French rabbi; born Jan. 20, 1835, at Marmoutier, in the old department of Bas-Rhin (Alsace). When sixteen years old he entered the rabbinic school of Metz, and was graduated thence at the age of twenty-three, receiving the diploma of a chief rabbi. In Feb., 1858, he was called as rabbi to Verdun (Meuse); in 1865 to Lunéville (Meurthe); and in 1869 to Colmar as chief rabbi of the district of Haut-Rhin.
When Alsace was annexed by Germany, Lévy decided to remain a Frenchman; and the French government created a new chief rabbinate for him at Vesoul (Haute-Saône). Here he officiated for fifteen years, and then (1887) went as chief rabbi to Bordeaux. Lévy is a chevalier of the Legion of Honor and an officer of public instruction. Besides a number of single sermons he has published the following: "Veillées du Vendredi" (2d ed., Paris, 1869); "Récits Bibliques" (2d ed., Paris, 1873); "Défense du Judaïsme" (ib. 1867); "Histoire Sainte" (ib. 1869 et seq.); "Alsatiana" (ib. 1873); "Nathan le Sage" (Vesoul, 1881); "Les Récréations Israélites" (2d ed., Paris, 1899); "Développement des 13 Articles de Foi" (ib. 1895); "Heures de Recueillement" (ib. 1898).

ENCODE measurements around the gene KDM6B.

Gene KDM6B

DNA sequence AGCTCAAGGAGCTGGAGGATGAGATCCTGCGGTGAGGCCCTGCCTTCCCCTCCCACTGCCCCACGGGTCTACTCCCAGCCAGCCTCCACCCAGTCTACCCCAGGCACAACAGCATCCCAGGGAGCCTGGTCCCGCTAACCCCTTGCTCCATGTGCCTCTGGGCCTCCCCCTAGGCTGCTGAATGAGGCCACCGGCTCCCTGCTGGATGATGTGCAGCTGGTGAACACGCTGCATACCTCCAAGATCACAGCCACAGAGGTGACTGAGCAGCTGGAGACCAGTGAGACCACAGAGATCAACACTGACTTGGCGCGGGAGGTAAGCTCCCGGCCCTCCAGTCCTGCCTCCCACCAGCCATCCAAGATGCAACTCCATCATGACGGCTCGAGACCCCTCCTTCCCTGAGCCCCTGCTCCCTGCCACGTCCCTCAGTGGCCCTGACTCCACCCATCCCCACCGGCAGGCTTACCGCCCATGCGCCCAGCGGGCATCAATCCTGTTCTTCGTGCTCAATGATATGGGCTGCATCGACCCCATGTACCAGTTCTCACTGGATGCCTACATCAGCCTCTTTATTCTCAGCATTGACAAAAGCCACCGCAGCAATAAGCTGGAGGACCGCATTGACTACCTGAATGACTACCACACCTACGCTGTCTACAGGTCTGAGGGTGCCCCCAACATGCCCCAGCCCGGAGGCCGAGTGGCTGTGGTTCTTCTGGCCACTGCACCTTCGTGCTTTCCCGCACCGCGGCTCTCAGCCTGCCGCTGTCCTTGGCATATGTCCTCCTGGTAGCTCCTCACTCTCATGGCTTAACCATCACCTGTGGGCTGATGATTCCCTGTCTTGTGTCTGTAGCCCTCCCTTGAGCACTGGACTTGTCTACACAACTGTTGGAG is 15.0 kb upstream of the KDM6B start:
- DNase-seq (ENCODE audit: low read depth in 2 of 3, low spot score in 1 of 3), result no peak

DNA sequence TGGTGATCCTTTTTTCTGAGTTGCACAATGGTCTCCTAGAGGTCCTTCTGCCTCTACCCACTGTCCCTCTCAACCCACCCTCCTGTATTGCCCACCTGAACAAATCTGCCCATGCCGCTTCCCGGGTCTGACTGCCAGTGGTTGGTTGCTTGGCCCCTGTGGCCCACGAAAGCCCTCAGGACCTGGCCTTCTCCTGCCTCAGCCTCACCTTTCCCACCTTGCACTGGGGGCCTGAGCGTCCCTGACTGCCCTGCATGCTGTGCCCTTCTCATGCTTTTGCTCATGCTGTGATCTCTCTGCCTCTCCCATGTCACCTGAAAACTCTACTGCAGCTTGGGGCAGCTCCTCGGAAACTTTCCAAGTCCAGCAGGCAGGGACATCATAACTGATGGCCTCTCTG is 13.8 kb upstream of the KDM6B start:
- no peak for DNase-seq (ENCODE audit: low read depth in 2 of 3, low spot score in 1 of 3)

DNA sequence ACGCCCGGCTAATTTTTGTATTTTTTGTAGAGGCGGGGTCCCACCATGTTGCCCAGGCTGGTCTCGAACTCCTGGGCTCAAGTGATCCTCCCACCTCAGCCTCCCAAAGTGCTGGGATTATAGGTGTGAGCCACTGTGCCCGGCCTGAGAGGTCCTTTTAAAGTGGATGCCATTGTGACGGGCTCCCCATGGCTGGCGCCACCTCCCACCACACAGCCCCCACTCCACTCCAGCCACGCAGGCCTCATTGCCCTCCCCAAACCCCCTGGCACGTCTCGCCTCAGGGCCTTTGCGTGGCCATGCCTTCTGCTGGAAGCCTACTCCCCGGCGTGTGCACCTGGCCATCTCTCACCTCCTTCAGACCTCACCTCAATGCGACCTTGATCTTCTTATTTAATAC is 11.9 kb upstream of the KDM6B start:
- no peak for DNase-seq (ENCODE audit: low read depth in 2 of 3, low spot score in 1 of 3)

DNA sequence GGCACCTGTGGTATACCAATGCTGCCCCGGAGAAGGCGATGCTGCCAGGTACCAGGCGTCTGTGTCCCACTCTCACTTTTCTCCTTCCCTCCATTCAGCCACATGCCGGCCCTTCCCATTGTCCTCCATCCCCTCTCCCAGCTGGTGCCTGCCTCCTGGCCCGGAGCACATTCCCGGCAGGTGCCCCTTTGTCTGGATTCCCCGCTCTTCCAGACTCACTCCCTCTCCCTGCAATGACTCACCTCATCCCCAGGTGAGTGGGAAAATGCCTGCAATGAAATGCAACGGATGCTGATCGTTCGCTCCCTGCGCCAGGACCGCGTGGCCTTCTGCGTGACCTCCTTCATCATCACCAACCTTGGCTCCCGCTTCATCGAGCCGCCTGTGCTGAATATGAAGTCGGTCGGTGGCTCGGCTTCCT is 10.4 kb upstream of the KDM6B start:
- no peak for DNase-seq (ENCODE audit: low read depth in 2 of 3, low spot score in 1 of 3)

Lévy edited also a supplement, entitled "Le Foyer Israélite" (1862-65), to the periodical for the young, "La Vérité Israélite."